Jack, when I wrote about making anonymous reports through a tip line or writing, I did not mean to imply through this site. Oh no!!! I only meant that if people have concerns or comments about things going on that even a site such as this is anonymous---people do not want others to identify them or their opinions so they sign off as anonymous. I do not deem this site as a tip line. My only point is that people tend to not go and directly tell supervisors or others in decision making positions about concerns such as what happened with the judge. It seems that you are hearing some other information to cause you to question why there wasn't someone intervening before the 'OMG' moment occurred. Yes, I've asked people if they were okay even when it seemed they were not but my concern did not translate to action. I remember a colleague that had a blank look on her face many times. We would often talk about her at work and how she didn't engage with us but just did her work silently. But it seemed to me and others that her blank look was no more different than usual. This went on for years. This colleague and I would have brief conversations. We would sit across from each other on the train. She'd stare out the window. But who doesn't when they ride the train? Well, on a couple of occasions I saw her on the train clutching rosary beads appearing to be in a "zone" that I thought was prayer so I didn't sit with her on the train those couple of times. One Friday I saw her doing the same thing and I decided not to sit with her and thought to myself, she's looking too weird. I moved to another car just to avoid speaking. Well the next day she committed suicide. I wondered what if I would have sat next to her like I used to do instead of avoiding her because she was acting weird. What if I would have tried to engage conversation that maybe could have broken the 'zone' she was in. I don't know. Later I learned that she did have mental and emotional issues and had been hospitalized on previous occasions. I didn't know. I only say this because yes, there can be signs but those signs we see hopefully are the same signs family members see more clearly and can act. Those signs may not always be a call to action that leads to anything more than 'are you okay'. Then when something goes down, we look back and we then see the signs. This judge probably showed signs but then we shake our heads but it's too late. Also, those people on this site that talk about the judge's educational achievements miss the point. Totally not relevant if there were mental or emotional issues at stake. I'm hearing what you could be hearing ---that there were signs but for some reason that isn't always enough for an intervention.

Ira Helfgot said...

Jack:
"As to the thought about making an anonymous report, an anonymous comment here that 'Judge So-and-so is nuts' is never going to see the light of day. So I hope you weren't thinking that this site might serve. An anonymous hotline, though, if properly affiliated, might be helpful. I'd sure publicize it."
I have no comment about the recent events with this judge. However, let me take you up on your offer. As I am sure you are aware, the mission of the Lawyers' Assistance Program is to help lawyers, judges, and law students get assistance with substance abuse, addiction and mental health problems, to protect clients from impaired lawyers and judges, and to educate the legal community about addiction and mental health issues. Confidentiality is guaranteed. Illinois Supreme Court Rule 1.6. cloaks in confidentiality all information received by LAP volunteers and trained interveners during interventions and related meetings. Both the volunteer and client are assured that anything disclosed is specifically protected by the attorney client privilege. The only exception is if the client signs a release of information and asks LAP to report on his or her behalf to another organization or individual. Additionally, the Alcoholism and Drug Addiction Interveners and Reporter Immunity Law guarantees immunity for LAP Volunteers and those who participate in its work.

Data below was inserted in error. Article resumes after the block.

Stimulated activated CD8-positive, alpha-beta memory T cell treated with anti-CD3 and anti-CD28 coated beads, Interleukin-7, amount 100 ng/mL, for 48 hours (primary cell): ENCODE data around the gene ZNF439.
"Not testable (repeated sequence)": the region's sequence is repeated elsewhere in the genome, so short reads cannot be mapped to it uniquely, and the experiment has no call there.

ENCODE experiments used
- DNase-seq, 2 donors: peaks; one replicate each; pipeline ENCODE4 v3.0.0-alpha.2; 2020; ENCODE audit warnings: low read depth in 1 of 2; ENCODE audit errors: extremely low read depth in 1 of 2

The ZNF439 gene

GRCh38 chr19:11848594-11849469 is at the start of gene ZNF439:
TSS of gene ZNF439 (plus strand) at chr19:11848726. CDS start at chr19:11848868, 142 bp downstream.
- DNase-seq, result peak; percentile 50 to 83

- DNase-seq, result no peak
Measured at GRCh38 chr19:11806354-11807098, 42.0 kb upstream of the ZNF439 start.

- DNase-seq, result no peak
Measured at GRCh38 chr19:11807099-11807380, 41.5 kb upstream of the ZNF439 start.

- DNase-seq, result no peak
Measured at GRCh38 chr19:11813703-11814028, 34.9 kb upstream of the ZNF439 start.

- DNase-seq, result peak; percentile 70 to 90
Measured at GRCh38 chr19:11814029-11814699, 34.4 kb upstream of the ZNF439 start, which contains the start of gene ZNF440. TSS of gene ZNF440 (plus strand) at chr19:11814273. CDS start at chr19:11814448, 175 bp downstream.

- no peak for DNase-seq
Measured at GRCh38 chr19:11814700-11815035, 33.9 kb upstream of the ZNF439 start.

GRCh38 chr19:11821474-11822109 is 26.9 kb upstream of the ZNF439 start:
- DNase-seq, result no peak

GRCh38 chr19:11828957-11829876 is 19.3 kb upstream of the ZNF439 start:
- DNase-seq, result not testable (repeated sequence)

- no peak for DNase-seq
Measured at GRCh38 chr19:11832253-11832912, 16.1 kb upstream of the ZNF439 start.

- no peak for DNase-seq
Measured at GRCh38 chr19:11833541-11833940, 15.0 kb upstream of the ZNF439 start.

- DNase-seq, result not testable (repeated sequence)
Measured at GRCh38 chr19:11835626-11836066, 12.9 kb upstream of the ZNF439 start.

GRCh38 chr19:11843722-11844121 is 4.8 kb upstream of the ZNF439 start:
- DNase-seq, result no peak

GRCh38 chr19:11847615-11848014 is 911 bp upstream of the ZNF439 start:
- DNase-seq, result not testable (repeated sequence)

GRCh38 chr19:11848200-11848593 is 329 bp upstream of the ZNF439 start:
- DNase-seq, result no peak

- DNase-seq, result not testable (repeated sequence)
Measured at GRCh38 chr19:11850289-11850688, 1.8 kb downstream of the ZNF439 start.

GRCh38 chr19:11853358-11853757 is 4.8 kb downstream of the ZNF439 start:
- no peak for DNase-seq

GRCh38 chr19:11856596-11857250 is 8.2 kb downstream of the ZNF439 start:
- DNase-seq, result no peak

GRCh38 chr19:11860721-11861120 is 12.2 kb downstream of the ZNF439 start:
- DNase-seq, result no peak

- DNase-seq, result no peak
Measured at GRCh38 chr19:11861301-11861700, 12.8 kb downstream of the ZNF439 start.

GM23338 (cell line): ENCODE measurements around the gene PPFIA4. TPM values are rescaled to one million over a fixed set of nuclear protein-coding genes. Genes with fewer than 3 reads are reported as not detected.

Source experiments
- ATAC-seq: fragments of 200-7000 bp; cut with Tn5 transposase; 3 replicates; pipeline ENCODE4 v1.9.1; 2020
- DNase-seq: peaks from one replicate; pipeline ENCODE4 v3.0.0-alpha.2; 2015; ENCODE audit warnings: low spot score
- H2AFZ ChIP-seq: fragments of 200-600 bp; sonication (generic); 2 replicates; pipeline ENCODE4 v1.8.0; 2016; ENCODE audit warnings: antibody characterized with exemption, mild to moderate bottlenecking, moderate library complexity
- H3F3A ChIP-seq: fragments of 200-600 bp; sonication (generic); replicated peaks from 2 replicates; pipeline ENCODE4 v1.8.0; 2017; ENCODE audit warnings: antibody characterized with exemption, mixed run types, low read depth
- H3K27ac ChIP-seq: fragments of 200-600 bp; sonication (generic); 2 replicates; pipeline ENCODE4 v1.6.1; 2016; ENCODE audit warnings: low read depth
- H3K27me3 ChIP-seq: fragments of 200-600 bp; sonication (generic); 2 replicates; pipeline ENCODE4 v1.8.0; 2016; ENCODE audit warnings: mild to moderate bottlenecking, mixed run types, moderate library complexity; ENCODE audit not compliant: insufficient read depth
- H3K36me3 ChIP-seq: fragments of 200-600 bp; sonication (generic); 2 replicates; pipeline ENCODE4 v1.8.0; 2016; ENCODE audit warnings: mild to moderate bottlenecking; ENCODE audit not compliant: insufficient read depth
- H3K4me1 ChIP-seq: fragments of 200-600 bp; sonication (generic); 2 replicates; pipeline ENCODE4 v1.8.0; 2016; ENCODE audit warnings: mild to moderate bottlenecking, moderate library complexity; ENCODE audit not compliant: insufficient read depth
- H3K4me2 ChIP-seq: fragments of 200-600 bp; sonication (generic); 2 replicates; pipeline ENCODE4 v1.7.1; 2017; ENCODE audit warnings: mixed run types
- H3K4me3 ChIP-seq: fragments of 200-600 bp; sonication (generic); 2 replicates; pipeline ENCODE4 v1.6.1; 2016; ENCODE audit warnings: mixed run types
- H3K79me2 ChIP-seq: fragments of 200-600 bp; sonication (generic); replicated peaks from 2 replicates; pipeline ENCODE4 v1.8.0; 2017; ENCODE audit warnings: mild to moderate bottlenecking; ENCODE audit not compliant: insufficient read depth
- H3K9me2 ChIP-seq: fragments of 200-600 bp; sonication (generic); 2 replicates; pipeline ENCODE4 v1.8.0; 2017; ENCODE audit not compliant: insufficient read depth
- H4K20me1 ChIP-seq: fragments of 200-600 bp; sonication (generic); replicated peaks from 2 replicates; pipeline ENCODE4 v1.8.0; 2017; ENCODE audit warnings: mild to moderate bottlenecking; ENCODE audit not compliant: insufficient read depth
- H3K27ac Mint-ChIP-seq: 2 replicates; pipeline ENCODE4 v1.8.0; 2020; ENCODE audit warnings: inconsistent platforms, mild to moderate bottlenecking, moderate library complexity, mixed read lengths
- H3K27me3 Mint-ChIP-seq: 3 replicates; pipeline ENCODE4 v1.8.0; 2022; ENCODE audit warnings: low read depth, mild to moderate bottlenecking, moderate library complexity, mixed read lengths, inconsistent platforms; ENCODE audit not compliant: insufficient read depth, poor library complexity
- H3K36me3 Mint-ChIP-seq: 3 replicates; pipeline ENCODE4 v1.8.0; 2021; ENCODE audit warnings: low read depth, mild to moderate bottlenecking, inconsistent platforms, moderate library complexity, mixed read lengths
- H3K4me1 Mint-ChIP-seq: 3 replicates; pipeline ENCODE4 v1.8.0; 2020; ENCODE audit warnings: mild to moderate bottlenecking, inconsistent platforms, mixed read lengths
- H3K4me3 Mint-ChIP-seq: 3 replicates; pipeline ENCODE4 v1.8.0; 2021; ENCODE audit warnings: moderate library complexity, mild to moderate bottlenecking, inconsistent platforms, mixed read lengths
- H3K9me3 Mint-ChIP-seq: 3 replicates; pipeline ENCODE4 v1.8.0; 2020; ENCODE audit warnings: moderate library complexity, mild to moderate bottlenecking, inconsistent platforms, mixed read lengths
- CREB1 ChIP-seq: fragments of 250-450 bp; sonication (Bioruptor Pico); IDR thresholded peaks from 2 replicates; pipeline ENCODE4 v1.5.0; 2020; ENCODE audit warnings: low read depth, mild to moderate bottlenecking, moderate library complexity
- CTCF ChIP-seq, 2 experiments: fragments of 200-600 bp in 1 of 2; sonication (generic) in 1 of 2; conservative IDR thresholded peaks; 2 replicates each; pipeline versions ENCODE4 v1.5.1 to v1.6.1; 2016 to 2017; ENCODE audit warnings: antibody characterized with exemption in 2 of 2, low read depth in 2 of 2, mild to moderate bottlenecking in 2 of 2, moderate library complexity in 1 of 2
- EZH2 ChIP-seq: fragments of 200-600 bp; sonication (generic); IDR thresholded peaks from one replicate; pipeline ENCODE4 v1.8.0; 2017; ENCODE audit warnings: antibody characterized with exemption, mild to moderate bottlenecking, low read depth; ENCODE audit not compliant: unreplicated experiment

Ira Helfgot
Vice President, Lawyers' Assistance Program

Jack Leyhane said...

Thank you, Ira.

Readers, the LAP website address is http://illinoislap.org/

The Chicago office is located at

20 S. Clark St., Suite 1820
Chicago, IL 60603
Email : gethelp@illinoislap.org
Telephone: 312.726.6607 | 800-LAP-1233
Fax : 312-726-6614

There is also a Downstate office

2217 W. Main St.
Belleville, IL 62226
Email : get-help-downstate@illinoislap.org
Telephone: 618-444-9706
Fax : 618-235-4316

Anonymous said...

REMINDER - anyone who wants to run as a write-in against Rhonda Crawford, you have until September 8 to turn in a Notarized Declaration of Intent. You need to turn one in to both the Chicago Board of Elections (69 W Washington 6th Floor) and the Cook County Clerk (69 W Washington 5th Floor).

Anonymous said...

Jack has been silent since he uncharacteristically offered a stern opinion about a recent JIB case. Some good legal news has happened since then, so Jack's absence is worrisome. I'm concerned he may be tied up in a basement in the 6th subcircuit.

You can't spell Jibarito without JIB.

His disappearance may have something to do with the Trump ads on his web site. Maybe the ads didn't pay off and Jack was deported back to Ireland. Come to think about it, there is a 40 foot wall being erected around Edison Park.

Send us a sign you are ok.

Jack Leyhane said...

@Anon 8/29 6:35 p.m. --

As if they'd have me.

But, about the news... I've been working. What did I miss?